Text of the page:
Tuesday, September 4, 2012

Nick - Skeletons In Our Closet (A PK Barn Story)

I found myself outside of our house, swallowed by a night so muggy and humid that I could swim to the back door faster than I could walk there. I stood near the back of the driveway and stared down my opponent: a pile of trash which could nearly match me in height and weight. It stared back, and didn't blink.

Kate, my usual partner in crime, and Julie, the laziest of my roommates, stood behind me in a mix of their night clothes and whichever shoes were closest to the door. Julie was the first to step forward and attack.

This monster was the product of our own laziness and inadequacy. We had, in our zeal to move in, set up internet, electricity, and water (in that order) and called it a day. Garbage collection never entered my mind until I finally read that letter from my landlord nearly four days after move-in. Of course, by then it was too late to have garbage pickup until next week.

Julie and I each grabbed two bags, holding them at arms' length, while Kate took up one particularly nasty-looking one and attempted to wrestle it into some configuration which would keep it as far from her as possible. We marched them somberly down the driveway to the curb.

This pile of garbage didn't accumulate over night. It started with the boxes. Robel and I moved in and unpacked our furniture. The remnants were several cardboard boxes. "I've just been setting them on the side of the house," said Robel. I was happy to comply. The side of the house seemed so far away. So out of mind.

"It's leaking! It's leaking!" Said Julie in her distressed voice. We could only keep marching as she was sprayed with liquid, the nature of which we hesitated to question. We reached the curb to find that there was, in fact, a garbage collection bin there. Good, this is good. Better than setting the bags on the curb in our lawn, as was the original plan.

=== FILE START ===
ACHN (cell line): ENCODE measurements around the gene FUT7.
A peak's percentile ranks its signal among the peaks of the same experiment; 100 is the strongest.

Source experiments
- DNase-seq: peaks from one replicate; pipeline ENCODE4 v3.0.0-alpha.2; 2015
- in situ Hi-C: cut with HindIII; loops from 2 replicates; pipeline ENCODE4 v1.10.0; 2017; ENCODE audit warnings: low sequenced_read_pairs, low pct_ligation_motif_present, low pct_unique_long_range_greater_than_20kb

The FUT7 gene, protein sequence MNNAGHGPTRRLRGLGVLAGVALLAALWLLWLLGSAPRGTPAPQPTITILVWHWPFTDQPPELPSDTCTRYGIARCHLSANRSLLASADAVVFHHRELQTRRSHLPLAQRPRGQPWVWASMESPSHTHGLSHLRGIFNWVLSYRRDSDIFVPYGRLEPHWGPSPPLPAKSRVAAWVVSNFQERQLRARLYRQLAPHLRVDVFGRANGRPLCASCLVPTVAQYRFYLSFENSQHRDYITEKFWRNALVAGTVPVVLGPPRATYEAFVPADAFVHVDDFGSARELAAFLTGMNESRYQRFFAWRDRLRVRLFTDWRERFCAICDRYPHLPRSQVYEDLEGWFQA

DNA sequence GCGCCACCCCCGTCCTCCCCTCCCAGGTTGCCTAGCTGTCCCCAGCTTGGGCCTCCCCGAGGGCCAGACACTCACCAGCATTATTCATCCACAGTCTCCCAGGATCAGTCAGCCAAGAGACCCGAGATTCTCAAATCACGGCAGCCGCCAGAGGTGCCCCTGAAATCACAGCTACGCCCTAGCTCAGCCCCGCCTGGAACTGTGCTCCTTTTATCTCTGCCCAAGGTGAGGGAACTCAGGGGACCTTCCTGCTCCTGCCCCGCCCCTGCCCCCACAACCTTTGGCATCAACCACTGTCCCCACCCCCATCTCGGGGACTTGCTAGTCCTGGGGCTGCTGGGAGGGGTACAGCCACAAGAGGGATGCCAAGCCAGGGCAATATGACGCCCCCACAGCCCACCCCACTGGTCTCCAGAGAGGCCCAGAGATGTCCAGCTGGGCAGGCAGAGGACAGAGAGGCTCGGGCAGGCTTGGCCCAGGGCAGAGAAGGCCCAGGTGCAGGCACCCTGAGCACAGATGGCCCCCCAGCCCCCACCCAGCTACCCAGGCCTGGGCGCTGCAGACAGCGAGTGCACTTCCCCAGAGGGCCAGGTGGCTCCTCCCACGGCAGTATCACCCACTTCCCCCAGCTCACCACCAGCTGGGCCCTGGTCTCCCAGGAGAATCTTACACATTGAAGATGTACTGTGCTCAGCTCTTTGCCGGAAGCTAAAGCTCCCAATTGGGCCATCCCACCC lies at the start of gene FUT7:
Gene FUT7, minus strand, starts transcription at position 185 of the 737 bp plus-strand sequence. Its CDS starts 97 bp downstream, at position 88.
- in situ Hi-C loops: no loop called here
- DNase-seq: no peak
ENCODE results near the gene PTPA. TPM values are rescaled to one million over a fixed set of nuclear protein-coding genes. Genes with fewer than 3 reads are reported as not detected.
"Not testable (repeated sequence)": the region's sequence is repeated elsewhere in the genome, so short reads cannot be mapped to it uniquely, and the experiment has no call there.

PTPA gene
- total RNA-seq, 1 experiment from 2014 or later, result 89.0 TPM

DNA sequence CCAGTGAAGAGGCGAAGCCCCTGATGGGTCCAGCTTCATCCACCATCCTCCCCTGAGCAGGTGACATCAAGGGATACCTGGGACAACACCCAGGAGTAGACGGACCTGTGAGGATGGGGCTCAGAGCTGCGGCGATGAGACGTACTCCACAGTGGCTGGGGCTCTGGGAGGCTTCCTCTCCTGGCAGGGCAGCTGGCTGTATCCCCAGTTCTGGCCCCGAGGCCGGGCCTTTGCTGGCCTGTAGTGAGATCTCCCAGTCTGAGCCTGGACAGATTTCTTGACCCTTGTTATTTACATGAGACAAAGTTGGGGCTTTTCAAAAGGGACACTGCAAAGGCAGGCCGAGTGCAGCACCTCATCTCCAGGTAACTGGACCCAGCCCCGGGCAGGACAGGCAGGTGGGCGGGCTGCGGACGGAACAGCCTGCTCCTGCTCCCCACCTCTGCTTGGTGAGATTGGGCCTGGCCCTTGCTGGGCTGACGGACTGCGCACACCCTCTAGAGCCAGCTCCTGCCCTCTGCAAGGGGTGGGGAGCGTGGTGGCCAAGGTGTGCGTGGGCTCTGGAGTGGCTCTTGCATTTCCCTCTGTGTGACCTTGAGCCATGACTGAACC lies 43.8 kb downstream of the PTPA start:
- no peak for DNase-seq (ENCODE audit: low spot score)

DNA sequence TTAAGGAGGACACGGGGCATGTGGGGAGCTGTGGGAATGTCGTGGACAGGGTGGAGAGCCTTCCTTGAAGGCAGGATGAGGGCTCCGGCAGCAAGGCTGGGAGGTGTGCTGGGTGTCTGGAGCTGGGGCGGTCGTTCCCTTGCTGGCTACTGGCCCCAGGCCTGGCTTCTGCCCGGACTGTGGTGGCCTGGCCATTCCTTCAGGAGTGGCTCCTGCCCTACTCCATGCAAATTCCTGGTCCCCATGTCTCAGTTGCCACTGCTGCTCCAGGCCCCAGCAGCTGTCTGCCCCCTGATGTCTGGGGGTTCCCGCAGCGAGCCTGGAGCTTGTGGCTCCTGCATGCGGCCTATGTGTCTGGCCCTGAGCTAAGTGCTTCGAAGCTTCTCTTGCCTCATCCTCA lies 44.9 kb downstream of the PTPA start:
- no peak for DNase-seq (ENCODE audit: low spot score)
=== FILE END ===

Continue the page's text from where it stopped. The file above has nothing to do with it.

A cardboard box is a harmless thing. It can be set in the grass on the side of the house, with all of its various contents inside, to be picked up at a later date and tossed into the garbage, or the recycling if you're really feeling wild. But after two weeks of garbage buildup and nonstop rain, a cardboard box becomes a very different sort of thing. No longer a contained entity, it splits into several smaller creatures which cannot all be picked up easily with one hand. It wore a crown of about 10 kitchen bags, filled with all the things we wanted to get out of out house as soon as possible.

We wheeled the garbage bin back to the cardboard-toothed monster, and began the daunting task of moving each bag roughly three feet into the bin.

"Maggots! Maggots!" screamed Kate, as she unveiled a second fermenting layer of garbage bags.

We peeled back maybe three layers, each more disgusting than the last, having had time to mature out here in the wild. Finally we reached the bottom few trash bags. They were slimy. They had not been tied shut, and their contents threatened to spill all over the grass were they moved in the wrong sort of way.

"Well," said Julie, gesturing toward the remaining bags, "You're a man, Nick."

They both looked at me. My mind wandered to the missing members of our family. I wish I had made Robel come out here, even though he was clearly trying to get some sleep before morning classes. Where is Anna? I haven't seen Anna since practice. If only Paul were conscious, I would drag him up from the basement and have him move these last few bags.

But I guess it's on me.

I carefully transplanted each bag, grabbing them by as little as I could in an attempt to minimize my exposure to their secretions. I took the flashlight from Kate to keep it steadily on the bags, making sure nothing could jump out and take me by surprise.

Finally we slammed the lid on those awful creatures (A lid that refused to fully close) and dragged the garbage bin back to the curb. As we headed inside, I took a remorseful glance at the cardboard base of our resident monster; the bin was too full to accommodate the last of the creature. Though we had taken the day, it was still there, waiting for us. It would grow back. It would be here next week.

An uneasy victory.